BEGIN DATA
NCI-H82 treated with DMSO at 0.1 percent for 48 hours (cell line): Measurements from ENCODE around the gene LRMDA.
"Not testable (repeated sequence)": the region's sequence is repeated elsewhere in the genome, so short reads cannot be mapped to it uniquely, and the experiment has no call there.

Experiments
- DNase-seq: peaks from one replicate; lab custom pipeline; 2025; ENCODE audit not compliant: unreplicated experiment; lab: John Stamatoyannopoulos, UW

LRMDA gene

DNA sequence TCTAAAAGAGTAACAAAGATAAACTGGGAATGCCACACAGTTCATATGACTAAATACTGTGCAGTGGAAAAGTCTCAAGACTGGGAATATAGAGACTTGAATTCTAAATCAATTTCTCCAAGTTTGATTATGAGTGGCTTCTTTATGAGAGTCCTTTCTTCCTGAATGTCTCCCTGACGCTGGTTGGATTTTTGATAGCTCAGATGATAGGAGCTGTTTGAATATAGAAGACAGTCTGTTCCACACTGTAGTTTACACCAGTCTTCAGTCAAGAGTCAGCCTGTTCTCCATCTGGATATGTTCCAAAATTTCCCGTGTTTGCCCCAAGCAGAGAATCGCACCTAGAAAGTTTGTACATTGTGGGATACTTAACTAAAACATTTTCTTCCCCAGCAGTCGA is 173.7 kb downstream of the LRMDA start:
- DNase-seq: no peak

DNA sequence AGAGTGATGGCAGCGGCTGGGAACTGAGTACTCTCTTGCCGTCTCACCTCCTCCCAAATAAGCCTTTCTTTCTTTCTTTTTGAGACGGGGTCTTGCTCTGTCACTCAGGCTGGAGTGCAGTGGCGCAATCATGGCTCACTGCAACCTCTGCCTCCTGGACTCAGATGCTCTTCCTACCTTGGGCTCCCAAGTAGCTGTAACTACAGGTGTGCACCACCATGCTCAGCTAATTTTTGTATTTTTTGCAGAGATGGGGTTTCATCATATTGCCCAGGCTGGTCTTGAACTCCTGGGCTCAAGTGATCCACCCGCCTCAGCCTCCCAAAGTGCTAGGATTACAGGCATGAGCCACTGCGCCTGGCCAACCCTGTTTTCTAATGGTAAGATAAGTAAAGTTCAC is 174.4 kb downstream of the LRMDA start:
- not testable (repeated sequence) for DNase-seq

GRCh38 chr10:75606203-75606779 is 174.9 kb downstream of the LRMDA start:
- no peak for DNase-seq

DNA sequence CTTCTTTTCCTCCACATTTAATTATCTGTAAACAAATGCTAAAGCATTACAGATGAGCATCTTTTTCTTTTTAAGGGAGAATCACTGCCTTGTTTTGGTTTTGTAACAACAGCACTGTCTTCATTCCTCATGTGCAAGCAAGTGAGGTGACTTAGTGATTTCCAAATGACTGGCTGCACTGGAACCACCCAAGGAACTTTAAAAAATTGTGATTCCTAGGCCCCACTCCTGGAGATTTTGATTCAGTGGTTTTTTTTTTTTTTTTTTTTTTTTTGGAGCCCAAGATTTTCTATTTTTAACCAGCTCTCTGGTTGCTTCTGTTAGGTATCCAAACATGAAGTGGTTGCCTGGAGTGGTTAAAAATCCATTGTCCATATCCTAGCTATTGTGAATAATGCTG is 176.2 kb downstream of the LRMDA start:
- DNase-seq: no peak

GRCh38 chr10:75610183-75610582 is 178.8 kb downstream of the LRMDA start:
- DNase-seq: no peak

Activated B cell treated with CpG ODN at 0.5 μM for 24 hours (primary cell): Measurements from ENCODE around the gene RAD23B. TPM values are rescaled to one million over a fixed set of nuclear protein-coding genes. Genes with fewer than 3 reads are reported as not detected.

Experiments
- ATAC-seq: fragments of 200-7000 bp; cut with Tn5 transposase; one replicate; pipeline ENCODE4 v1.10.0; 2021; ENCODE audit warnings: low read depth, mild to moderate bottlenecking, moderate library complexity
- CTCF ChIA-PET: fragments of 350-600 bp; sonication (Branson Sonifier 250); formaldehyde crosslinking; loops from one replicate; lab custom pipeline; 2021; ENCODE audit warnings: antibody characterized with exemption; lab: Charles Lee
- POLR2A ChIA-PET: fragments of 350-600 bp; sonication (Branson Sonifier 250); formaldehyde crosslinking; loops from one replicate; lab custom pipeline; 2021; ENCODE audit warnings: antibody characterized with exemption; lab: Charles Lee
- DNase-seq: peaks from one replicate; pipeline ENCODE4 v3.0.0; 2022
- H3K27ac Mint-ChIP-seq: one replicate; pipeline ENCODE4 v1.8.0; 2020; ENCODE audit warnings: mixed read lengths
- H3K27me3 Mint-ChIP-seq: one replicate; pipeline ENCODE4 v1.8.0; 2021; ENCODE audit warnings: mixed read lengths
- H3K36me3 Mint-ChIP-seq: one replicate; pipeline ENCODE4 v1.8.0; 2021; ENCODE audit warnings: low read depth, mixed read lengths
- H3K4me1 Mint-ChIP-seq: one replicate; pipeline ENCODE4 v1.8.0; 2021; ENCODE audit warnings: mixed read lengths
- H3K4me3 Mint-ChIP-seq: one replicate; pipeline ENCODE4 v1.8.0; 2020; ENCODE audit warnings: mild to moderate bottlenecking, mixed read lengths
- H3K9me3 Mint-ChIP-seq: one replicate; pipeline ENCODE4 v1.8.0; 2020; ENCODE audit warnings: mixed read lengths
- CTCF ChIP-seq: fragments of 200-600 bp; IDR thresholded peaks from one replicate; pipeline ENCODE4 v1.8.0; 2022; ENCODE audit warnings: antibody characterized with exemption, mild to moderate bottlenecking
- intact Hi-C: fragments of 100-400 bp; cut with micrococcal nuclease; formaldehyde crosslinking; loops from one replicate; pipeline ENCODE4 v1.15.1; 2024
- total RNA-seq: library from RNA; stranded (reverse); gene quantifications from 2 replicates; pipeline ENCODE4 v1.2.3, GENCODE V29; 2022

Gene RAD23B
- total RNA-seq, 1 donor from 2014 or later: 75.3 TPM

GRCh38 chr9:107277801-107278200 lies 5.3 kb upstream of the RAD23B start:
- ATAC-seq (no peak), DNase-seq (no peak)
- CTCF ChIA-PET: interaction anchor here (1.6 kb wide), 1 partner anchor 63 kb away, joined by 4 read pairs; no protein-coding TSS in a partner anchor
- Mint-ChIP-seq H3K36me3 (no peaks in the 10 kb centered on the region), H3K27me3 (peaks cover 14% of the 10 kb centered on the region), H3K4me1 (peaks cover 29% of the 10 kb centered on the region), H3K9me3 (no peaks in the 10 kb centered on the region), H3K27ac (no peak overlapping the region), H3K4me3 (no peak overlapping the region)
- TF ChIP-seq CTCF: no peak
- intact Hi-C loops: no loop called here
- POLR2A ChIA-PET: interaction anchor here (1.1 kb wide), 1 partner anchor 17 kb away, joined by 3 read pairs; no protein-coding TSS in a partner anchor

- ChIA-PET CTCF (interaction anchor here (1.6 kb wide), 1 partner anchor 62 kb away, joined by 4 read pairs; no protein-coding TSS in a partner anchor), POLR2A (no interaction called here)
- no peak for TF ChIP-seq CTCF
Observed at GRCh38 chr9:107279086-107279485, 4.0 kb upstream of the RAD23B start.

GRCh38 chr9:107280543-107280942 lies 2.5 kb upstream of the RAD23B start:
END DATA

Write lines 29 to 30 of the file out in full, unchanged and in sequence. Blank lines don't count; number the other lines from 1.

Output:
- intact Hi-C: fragments of 100-400 bp; cut with micrococcal nuclease; formaldehyde crosslinking; loops from one replicate; pipeline ENCODE4 v1.15.1; 2024
- total RNA-seq: library from RNA; stranded (reverse); gene quantifications from 2 replicates; pipeline ENCODE4 v1.2.3, GENCODE V29; 2022